What’s that you say?

What exactly is “prophecy”?

I should have guessed at some point I would be challenged to think about why I decided to market myself as the Modern Prophet and what that means compared to Hebrew Bible prophets. So here we go! As a poet, I am a fan of Merriam-Webster as the place to find words which I believe will assist me in telling my stories. Definition two: prophet states “one gifted with more than ordinary spiritual and moral insight; especially:  an inspired poet”, a sentiment which resonated with my ministry. Today I shall explain what biblical prophecy is in regards to the following prophets: Isaiah, Hosea, and Amos because their prophecy is not the same as mine. Barry Bandstra defines prophecy as using ancient Israelite literature and culture to state what peril lies ahead for people if they don’t change their disrespectful behaviors. Meaning these men were not “future” predictors instead they were leaders called by the Universe to speak about social conditions and the politics of their day. Prophetic messages informed people how to live meeting the Universe’s demands (pg. 195).

 Who was Isaiah?

Isaiah was a prophet who lived in the eighth century BCE and is believed to have only written Chapters 1-39 in the book of Isaiah and scholars theorize that these Chapters have been supplemented by later writers. He had a wife and they had at least two sons. It is believed that he may have been a wealthy aristocrat and even a priest. His preaching took place in Judah (click here for map link) and he is set apart from the other two for his use of how the Universe/God related to the people and their actions (Stanley, pg. 433-434). Dr. Brooke Lester in the second half of his lecture points out that the prophets were able to speak out against governments and those in leadership because these prophets had their own wealth and stature which afforded them that ability. Let’s take a look at some scripture from Isaiah 1:1-31; 5:1-30; 10:1-27; 28:1-22.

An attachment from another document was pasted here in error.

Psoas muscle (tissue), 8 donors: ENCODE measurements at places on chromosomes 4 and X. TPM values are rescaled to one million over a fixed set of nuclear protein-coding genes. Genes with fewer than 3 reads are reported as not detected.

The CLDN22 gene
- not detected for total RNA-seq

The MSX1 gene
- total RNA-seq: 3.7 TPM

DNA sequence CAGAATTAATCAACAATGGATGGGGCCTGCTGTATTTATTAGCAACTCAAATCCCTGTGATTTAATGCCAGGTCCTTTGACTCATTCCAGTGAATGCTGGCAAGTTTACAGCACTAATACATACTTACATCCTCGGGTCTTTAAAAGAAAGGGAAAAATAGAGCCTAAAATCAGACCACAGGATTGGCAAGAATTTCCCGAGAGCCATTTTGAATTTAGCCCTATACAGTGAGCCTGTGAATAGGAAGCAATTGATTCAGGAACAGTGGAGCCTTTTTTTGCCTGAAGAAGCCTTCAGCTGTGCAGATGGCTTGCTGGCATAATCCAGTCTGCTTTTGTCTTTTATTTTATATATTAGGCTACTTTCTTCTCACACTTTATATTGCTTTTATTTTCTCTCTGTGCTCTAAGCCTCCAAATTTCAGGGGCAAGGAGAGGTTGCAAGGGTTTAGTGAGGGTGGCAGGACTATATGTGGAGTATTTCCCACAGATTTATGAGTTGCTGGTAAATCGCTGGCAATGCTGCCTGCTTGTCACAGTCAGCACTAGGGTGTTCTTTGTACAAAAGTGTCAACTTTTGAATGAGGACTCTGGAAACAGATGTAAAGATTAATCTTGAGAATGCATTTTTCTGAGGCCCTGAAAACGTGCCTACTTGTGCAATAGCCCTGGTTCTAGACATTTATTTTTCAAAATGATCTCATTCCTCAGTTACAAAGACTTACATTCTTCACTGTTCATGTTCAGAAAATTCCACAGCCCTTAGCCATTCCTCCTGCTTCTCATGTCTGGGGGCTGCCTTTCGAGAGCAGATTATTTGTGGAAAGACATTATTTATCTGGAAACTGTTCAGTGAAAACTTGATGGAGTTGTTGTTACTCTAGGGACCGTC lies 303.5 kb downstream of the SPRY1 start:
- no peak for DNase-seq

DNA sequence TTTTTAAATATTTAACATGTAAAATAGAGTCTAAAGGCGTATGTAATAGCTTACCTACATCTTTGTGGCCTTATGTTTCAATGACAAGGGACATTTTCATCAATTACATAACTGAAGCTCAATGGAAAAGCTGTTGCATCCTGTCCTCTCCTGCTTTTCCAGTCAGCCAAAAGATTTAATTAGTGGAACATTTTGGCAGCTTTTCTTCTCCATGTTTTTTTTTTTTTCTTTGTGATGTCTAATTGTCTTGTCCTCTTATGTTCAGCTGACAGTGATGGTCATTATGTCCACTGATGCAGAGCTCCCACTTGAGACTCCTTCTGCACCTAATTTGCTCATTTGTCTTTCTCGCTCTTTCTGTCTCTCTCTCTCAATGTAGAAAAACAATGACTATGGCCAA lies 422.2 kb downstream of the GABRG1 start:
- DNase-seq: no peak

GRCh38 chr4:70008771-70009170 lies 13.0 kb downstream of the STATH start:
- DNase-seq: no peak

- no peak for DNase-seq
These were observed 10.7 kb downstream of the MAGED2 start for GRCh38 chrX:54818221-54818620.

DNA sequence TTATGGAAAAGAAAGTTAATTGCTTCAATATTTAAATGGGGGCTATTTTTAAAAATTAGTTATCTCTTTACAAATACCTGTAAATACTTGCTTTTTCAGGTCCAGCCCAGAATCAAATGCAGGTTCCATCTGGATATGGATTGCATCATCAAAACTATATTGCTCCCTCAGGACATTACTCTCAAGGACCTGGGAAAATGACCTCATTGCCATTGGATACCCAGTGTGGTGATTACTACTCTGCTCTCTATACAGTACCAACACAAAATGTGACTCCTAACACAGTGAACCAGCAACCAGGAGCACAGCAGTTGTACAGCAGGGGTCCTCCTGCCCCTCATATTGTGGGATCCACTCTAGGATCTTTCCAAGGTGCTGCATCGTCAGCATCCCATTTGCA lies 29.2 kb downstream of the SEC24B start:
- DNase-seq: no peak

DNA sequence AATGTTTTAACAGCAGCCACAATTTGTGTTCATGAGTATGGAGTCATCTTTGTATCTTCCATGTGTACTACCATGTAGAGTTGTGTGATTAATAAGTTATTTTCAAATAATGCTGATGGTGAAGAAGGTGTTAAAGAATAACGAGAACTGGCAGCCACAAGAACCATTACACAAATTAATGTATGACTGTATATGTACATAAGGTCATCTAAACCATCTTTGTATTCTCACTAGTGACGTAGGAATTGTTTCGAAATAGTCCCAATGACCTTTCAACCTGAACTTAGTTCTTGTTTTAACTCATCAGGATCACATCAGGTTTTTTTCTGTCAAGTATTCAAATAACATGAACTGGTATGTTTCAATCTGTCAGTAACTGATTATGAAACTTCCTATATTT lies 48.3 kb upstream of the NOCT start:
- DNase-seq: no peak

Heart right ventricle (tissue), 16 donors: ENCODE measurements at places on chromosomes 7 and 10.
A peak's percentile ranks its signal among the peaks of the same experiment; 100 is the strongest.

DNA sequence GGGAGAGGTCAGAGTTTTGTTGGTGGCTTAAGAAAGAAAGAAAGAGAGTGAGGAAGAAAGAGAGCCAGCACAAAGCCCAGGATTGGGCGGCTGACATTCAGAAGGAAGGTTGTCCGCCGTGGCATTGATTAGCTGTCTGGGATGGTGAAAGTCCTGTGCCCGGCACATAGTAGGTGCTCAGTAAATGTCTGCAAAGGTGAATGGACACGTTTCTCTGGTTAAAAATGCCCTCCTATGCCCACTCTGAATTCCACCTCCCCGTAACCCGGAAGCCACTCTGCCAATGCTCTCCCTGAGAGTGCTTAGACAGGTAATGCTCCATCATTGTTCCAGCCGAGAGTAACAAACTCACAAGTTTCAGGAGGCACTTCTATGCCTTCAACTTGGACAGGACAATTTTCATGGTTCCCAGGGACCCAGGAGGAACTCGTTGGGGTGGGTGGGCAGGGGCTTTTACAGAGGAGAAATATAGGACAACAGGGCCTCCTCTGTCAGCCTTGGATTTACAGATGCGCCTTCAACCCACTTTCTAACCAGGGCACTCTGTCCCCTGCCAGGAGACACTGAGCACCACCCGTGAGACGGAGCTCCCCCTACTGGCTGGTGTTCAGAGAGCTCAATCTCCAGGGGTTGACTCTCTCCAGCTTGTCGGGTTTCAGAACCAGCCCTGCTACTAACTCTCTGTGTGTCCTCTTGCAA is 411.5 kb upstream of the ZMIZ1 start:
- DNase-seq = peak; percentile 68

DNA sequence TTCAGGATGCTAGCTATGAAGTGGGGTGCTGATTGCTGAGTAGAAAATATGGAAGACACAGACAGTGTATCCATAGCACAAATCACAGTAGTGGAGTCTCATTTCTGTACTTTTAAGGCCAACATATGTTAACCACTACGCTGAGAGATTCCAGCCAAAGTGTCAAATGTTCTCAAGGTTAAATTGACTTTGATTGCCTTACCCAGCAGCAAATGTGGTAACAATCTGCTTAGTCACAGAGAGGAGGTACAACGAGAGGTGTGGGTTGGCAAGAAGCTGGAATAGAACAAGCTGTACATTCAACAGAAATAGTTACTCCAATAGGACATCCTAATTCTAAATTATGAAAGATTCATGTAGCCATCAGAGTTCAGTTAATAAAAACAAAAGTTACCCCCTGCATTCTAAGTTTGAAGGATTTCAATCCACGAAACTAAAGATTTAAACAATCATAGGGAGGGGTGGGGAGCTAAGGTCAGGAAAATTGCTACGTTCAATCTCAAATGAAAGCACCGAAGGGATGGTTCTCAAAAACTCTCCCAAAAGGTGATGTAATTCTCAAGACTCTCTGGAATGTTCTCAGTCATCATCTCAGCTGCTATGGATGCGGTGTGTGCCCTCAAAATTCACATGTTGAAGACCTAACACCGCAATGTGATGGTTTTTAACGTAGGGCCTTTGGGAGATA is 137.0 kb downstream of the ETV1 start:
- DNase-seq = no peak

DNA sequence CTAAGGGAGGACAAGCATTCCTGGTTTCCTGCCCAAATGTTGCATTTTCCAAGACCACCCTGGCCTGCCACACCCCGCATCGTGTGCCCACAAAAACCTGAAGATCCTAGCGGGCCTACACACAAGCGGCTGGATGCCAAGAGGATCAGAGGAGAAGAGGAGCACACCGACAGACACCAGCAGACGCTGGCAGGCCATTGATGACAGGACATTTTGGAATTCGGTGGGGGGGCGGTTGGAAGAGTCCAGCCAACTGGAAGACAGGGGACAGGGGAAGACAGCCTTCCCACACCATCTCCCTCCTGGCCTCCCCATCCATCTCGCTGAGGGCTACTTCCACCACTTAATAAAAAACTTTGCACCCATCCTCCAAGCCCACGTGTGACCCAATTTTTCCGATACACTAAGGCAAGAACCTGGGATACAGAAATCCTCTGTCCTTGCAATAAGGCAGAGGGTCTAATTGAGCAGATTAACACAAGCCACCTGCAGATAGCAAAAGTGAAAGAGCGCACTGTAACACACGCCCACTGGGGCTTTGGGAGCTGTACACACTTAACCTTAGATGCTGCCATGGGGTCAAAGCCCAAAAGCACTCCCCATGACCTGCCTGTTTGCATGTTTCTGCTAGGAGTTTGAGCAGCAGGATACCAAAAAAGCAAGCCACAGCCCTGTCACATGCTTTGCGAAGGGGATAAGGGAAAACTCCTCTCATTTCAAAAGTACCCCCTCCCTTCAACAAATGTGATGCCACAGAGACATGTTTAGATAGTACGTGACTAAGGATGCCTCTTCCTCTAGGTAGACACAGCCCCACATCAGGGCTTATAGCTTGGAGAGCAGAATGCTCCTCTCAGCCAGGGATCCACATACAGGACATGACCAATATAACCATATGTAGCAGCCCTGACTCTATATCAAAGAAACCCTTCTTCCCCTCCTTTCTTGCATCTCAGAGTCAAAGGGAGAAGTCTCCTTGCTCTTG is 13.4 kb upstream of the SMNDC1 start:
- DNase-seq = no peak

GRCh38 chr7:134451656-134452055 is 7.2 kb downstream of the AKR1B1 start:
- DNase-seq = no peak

In Chapter 1:1-31 Isaiah reminds the people they are disobedient and not acting like they should. He talks about how those noncompliant individuals should “Wash yourselves; make yourselves clean;
    remove the evil of your doings
    from before my eyes;
cease to do evil,
    learn to do good;
seek justice,
    rescue the oppressed,
defend the orphan,
    plead for the widow.” As he continues on in his tirade it reinforces the consequences to come if behavior changes don’t happen. Unlike laments and apocalyptic lessons which often ended positively prophecy typically does not.

Chapter 5:1-30 includes lines about drunkenness and a part where God’s wrath destroyed evildoers so that “their corpses were like refuse in the streets.” Reading this makes me wonder about those who chose not to listen. If a preacher was sharing this message out in public today I would have nightmares and lose sleep!

Here are the opening verses of Chapter 10:1-27; “Ah, you who make iniquitous decrees,
    who write oppressive statutes,
to turn aside the needy from justice
    and to rob the poor of my people of their right,
that widows may be your spoil,
    and that you may make the orphans your prey!
What will you do on the day of punishment,
    in the calamity that will come from far away?
To whom will you flee for help,
    and where will you leave your wealth,
so as not to crouch among the prisoners
    or fall among the slain?
For all this his anger has not turned away;
    his hand is stretched out still.” After reading these verses d
o you feel those sentiments are applicable today?